External pumped circulation: Sludge is pumped out of the digester and then returned by recirculation. Sludge is usually removed mid way in the digester and can be returned to the base or surface of the reactor to break-up scum. This method requires high-energy input.

Numerous studies have been conducted on the importance of mixing in terms of digester performance, many of which having contradictory outcomes. For example, the importance of mixing was illustrated by Casey (1984), who outlined that inadequate mixing caused two main problems within the reactor:

Floatation of solids, due to biogas bubbles growing on the surface of the digesters solids which can cause buoyancy forces and thus solids form a surface floatation layer.

Settlement of heavier solids forming a bottom deposit layer.

Floatation is deemed to be the most detrimental to the digestion process, since the particles which float are centres of colonisation for methanogens. Casey also noted that significant mixing can occur in a full scale digester naturally without supplementation, due to biogas production and convective currents caused by heating, primarily due to the velocity of gas bubbles as they rise to the top of the reactor, thus mixing intensity is design dependent. Pilot scale digesters do not have the height required to ensure adequate natural mixing and thus inadequate mixing is apparent in such cases. However, Stroot et al., (2001) also noticed contradictory information on the topic of digester mixing, and so conducted a pilot study to determine the implications of variations in mixing regime for the stability of mesophilic anaerobic digesters. The test substrates included: the organic fraction of municipal solid waste, primary sludge, and waste activated sludge (WAS). Six digesters were operated to compare performance under continuous mixing and reduced mixing levels at various loading rates and solids levels. The main outcome of this research was that continuous mixed digesters exhibited unstable performance at higher loading rates (propionate accumulation), while the minimally mixed digesters performed well for all loading rates evaluated. Results also showed that an unstable continuously mixed digester was quickly stabilised by reducing the mixing level.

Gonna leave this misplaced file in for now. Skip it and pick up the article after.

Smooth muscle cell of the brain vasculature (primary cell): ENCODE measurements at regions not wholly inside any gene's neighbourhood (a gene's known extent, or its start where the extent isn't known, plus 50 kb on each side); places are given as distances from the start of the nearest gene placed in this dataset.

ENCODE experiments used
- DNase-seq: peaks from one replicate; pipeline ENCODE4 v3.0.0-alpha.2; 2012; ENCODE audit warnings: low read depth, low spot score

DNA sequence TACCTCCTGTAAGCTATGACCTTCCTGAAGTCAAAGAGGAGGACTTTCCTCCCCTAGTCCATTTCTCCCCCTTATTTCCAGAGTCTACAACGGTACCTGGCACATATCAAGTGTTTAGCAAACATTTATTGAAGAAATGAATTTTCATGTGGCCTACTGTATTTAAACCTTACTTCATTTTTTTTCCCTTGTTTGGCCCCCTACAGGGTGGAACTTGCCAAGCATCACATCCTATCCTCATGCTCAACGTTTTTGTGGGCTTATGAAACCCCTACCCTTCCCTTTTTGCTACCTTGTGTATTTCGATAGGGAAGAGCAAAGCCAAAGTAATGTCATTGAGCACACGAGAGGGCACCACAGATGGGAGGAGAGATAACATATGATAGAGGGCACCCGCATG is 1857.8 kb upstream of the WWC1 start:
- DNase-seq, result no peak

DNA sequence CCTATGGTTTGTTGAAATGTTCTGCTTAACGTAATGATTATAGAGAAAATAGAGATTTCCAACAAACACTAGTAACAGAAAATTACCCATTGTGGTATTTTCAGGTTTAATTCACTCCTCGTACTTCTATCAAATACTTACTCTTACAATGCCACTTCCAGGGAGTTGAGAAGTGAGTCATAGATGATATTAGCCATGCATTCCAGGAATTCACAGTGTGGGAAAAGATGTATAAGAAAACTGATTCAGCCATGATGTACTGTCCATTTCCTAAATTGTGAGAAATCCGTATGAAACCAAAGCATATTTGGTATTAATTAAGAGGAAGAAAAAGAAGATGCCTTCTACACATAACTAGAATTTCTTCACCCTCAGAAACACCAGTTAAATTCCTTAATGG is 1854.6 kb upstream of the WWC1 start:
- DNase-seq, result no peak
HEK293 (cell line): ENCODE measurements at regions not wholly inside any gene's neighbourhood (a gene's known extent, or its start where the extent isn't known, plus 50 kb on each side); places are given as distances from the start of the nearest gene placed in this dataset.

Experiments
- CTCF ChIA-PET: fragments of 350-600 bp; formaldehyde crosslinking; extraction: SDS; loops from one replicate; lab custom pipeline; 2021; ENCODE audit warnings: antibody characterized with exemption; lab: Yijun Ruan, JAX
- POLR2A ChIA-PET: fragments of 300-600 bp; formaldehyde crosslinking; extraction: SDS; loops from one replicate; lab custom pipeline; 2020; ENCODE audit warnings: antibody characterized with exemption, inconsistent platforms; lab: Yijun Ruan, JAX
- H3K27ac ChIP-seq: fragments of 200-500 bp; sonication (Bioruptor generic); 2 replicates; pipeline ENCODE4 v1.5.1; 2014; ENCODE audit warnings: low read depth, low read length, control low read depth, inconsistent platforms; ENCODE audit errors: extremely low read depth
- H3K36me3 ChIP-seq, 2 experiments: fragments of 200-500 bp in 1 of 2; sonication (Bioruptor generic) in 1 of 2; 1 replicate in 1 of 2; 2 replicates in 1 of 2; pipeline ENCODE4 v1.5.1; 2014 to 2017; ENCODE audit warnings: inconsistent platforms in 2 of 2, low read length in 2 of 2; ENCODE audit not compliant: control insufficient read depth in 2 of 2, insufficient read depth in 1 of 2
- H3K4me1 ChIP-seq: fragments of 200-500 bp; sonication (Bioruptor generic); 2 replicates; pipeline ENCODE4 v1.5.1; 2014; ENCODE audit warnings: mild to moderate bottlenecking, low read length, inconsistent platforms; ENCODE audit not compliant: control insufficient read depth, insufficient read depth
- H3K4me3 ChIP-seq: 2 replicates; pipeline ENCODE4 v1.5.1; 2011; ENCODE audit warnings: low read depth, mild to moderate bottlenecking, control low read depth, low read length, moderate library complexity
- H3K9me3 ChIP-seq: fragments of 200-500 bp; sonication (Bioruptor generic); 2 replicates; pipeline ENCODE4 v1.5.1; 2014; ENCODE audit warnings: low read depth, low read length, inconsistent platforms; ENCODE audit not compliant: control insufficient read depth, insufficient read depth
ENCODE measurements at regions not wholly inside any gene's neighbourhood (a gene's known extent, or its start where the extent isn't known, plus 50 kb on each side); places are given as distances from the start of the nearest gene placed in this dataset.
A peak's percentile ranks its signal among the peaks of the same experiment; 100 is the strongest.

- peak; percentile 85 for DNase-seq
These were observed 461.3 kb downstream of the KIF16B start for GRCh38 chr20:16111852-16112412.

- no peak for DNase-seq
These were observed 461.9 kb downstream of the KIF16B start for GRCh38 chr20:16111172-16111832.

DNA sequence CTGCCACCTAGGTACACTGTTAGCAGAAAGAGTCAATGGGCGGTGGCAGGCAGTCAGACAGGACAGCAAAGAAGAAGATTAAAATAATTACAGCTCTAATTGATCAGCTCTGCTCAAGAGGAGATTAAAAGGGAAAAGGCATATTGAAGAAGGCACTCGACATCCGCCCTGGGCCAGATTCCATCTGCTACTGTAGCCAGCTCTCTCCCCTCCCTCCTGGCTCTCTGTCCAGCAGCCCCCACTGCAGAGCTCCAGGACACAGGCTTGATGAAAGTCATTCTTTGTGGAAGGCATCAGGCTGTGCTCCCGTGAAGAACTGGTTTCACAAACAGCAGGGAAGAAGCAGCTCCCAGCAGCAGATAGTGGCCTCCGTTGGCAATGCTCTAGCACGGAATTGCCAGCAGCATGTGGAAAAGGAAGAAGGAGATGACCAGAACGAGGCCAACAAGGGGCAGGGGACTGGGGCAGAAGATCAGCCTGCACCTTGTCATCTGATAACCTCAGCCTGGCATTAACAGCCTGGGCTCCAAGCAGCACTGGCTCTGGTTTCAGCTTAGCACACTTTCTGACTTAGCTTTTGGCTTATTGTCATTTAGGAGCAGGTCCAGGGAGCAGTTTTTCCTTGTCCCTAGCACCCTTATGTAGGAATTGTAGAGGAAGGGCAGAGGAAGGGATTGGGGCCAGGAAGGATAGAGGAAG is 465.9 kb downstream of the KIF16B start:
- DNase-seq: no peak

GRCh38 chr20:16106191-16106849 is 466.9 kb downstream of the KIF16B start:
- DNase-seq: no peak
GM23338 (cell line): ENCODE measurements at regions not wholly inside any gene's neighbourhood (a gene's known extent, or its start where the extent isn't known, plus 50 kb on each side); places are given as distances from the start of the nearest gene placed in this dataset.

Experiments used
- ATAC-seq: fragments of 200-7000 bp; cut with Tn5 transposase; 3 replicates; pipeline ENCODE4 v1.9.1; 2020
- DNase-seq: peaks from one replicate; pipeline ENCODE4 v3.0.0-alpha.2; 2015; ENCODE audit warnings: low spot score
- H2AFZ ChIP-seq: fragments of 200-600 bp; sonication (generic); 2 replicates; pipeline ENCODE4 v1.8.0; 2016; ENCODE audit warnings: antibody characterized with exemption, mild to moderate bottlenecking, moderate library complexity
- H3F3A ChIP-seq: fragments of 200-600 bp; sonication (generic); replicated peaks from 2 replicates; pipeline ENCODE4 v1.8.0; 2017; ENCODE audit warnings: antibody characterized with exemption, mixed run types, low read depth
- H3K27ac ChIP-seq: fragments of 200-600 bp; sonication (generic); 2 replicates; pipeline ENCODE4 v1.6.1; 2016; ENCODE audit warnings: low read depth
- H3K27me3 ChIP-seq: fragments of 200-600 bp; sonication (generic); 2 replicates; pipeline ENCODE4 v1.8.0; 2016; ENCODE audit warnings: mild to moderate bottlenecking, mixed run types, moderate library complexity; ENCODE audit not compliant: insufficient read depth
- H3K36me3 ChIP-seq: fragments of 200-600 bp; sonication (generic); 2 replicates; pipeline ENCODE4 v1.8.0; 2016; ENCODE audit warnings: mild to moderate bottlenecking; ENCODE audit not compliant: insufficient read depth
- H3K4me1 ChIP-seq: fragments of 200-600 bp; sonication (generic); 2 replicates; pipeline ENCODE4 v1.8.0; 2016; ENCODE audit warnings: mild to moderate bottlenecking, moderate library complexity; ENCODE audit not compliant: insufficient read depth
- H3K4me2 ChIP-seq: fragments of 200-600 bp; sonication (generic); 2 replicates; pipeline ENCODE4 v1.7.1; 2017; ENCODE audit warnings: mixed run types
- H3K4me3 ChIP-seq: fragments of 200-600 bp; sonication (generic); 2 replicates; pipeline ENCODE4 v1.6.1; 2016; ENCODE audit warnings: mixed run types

Adequate Metabolism Time

Kiely (1997), defined hydraulic retention time (HRT) as:Working volume of reactor( L)

Rate of sludge removal (L / D)

And solids retention time (SRT) as: Mass of solids in reactor (kg)

Rate of solids removed (kg/d)

Both parameters are of critical importance to the anaerobic digestion process, as the retention time must be higher than the generation time of the slowest growing microorganism in the system, to prevent wash-out of the active biomass, and must also be long enough to achieve the required degree of volatile solids destruction (Dohanyos and Zabranska, 2001). The methanogens have the slowest generation time, when compared to the other members of the anaerobic digester microbial consortia, ranging from less than two days to more than 20 days at a mesophilic temperature (Malina and Pohland, 1992).

In a CSTR without recycle, the HRT and SRT are equal, ranging from 15 - 30 days typically (Tchobanoglous et al., 2001). At the higher range of retention time, a safety factor against wash-out is permitted and maximum contact time is allowed, facilitating fermentation of slow digesting polysaccharide feedstocks.

Limiting Factors to Digestion Process and Process Control